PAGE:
Ramkamal Sen

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Ramkamal Sen
Born 15 March 1783
Gariffa
Died 2 August 1844
Kolkata
Ethnicity Bengali Hindu

Ramkamal Sen (Bengali: রামকমল েসন) (1783–1844) was the Diwan of the Treasury, Treasurer of the Bank of Bengal and Secretary of the Asiatic Society, Calcutta.

Childhood[edit]

Born at Gariffa village on the banks of the Hooghly River, he proceeded to Kolkata in 1791 for his education [1]

His grandson was the pre-eminent social reformer and founder of the Nababidhan Brahmo Samaj, Keshub Chunder Sen"[1]

Career[edit]

A self-made man, starting as a petty compositor earning eight rupees a month,[2] "He worked for several years in a Hindustani press after which he was appointed as a clerk in the Asiatic Society".[1] Shibnath Shastri writes, "by dint of his capabilities, hard work and diligence, he rose to be its indigenous secretary. He was subsequently nominated a member of its committee."[3]

In 1812, he secured a job in Fort William College.[3] Finally, he rose to be a Dewani of the Treasury, and treasurer of the Bengal Bank.[1]

Social Work[edit]

He was connected with many of the social activities of his time. When Hindu College was established in 1817, he was a member of its committee. After a failed first attempt to remove Derozio from the school for preaching Christianity, he also became principal of the newly established Sanskrit College for sometime.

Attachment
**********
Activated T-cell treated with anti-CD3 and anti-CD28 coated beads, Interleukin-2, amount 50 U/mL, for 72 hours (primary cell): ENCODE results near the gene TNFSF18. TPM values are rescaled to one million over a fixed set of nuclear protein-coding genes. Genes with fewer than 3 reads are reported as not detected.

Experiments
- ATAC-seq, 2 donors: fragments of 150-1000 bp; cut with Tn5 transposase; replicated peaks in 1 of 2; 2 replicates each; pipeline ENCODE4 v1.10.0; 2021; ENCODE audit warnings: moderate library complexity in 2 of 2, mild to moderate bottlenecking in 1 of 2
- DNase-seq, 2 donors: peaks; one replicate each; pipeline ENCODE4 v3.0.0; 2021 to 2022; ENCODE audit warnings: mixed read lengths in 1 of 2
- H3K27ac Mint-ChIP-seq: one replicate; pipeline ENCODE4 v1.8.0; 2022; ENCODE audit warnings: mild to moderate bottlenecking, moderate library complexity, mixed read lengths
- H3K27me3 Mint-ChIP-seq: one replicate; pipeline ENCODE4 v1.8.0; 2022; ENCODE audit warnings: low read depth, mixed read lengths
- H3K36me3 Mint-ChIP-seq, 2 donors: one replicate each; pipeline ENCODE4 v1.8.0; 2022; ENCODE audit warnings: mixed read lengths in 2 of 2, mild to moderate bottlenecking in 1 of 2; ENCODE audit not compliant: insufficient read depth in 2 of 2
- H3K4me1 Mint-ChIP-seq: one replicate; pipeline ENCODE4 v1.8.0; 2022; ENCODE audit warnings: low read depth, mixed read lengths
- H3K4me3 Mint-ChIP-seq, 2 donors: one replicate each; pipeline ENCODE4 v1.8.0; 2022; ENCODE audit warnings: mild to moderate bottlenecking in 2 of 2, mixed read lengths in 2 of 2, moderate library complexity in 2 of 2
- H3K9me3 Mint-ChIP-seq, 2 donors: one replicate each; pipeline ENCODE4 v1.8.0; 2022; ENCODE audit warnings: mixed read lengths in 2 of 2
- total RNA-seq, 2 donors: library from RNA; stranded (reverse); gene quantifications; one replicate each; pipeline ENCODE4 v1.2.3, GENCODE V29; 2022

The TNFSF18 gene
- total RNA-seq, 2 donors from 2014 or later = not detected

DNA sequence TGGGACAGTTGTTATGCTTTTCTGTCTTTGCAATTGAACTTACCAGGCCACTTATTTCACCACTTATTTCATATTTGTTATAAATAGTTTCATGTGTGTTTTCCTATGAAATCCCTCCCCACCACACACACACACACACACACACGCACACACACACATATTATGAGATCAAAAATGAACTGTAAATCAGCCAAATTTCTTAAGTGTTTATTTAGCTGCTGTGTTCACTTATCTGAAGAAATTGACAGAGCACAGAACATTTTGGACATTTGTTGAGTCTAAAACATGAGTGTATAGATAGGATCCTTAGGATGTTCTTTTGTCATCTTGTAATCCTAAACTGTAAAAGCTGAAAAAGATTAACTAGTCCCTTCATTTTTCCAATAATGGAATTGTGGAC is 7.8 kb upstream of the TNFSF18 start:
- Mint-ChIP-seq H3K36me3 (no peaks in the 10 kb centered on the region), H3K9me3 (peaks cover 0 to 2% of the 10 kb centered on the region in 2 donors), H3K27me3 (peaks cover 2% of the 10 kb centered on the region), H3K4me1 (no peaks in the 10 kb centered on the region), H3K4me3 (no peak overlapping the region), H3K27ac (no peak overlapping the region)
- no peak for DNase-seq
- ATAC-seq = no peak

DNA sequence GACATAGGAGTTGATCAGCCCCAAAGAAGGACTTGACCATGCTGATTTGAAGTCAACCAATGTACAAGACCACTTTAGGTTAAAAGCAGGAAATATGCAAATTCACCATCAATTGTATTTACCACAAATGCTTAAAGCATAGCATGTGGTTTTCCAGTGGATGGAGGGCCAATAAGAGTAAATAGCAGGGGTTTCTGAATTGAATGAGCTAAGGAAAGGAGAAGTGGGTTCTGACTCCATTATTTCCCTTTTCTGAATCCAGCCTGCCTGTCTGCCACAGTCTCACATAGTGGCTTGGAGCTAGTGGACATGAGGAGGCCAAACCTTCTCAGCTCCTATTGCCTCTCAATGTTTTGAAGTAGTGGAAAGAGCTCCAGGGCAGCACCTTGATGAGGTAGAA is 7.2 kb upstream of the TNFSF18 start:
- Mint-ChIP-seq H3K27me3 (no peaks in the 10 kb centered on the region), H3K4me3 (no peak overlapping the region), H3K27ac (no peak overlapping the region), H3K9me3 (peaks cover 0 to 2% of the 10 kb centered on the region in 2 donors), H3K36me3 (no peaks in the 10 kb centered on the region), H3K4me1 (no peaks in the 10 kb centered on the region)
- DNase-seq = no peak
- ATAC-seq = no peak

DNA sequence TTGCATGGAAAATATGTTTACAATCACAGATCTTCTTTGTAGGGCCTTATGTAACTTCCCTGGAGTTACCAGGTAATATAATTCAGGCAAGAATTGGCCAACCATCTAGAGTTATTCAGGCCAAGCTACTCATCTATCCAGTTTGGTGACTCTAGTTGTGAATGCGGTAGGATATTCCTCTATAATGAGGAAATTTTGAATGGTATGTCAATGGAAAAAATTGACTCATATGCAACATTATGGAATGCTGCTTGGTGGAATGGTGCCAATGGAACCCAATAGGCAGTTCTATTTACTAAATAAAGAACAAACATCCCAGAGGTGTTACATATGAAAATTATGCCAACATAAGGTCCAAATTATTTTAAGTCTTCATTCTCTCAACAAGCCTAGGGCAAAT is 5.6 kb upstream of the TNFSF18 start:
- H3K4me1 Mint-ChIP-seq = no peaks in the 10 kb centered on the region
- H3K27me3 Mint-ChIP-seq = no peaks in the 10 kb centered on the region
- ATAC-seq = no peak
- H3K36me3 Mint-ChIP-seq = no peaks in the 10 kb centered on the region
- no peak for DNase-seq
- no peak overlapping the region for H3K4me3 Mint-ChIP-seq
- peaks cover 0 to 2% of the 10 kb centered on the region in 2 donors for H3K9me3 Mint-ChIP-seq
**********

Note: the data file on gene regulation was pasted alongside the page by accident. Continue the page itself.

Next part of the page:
Sastri wrote: "Babu Ramkamal Sen acting as their mouthpeice, ... called a Committee meeting, and moved that Mr Derozios's manners and conduct was such as to injure the morals of the boys in touch with him and he should be removed from the staff of masters."[1]

He was a member of the Medical Commission set up by Lord William Bentinck.[3]

Ramkamal Sen was well known as being a staunch pro-sati activist and lifelong opponent of Ram Mohan Roy. He publicly opposed (with Radhakanta Deb) Roy's agitation against sati (the practice of forcing Hindu widows to be burnt on their husbands funeral pyre).[4] He was also President of the Gaudiya Sabha, (a prominent association of Bengali Hindu ultra-conservatives).

Along with Radhakanta Deb, he was appointed as an Indian member of the "Tea Committee" in 1834.[5] In the same year he published an English-Bengalee dictionary in 2 volumes with 58,000 words which was commissioned by the Serampore Baptist Mission (1817–1834). Another famous book that he co-authored was Hitopadesha in 1820, a collection of fables modelled on Aesop's.

References[edit]

  1. ^ a b c d e Sastri, Sivanath (1907). Ramtanu Lahiri: Brahman and Reformer. translated by Sharat Kumar Lahiri. pp. 180–. 
  2. ^ Mitra, Peary Chand (1880). Life of Dewan Ramkamal Sen. 
  3. ^ a b c Sastri, S. (1903). Ramtanu Lahiri O Tatkalin Bangasamaj. pp. 48–.  (Bengali)
  4. ^ Sharma, Hari Dev (2002). Raja Rammohun Roy: The Renaissance Man. pp. 26–. 
  5. ^ Mukherjee, S. (1976). "Emergence of Bengalee entrepreneurship in tea plantation in a Bengal district, 1879–1933". Indian Economic & Social History Review 13 (4): 487–505. doi:10.1177/001946467601300403.